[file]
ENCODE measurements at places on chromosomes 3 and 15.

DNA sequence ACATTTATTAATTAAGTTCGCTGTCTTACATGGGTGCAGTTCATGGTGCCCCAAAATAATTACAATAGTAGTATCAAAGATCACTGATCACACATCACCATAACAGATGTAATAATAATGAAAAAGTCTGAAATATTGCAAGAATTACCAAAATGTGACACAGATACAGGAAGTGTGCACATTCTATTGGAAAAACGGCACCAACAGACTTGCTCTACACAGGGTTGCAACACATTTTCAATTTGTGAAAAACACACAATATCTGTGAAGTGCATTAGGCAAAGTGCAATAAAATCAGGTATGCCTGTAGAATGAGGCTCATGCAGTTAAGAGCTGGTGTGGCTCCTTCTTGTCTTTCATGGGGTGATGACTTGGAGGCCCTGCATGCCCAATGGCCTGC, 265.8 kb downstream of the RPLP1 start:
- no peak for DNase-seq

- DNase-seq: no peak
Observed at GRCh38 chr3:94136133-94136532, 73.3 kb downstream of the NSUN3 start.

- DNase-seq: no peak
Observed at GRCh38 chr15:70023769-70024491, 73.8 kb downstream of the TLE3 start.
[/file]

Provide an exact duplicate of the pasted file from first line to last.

ENCODE measurements at places on chromosomes 3 and 15.

DNA sequence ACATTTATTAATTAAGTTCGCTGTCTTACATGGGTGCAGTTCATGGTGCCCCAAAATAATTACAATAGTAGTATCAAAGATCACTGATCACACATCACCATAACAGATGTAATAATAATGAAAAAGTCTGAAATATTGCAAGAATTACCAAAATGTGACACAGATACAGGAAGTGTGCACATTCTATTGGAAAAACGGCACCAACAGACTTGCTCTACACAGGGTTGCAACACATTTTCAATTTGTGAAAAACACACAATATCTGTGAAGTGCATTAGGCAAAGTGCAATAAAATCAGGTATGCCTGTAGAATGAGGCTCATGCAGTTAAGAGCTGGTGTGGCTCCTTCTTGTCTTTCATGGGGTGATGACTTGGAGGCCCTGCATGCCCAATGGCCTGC, 265.8 kb downstream of the RPLP1 start:
- no peak for DNase-seq

- DNase-seq: no peak
Observed at GRCh38 chr3:94136133-94136532, 73.3 kb downstream of the NSUN3 start.

- DNase-seq: no peak
Observed at GRCh38 chr15:70023769-70024491, 73.8 kb downstream of the TLE3 start.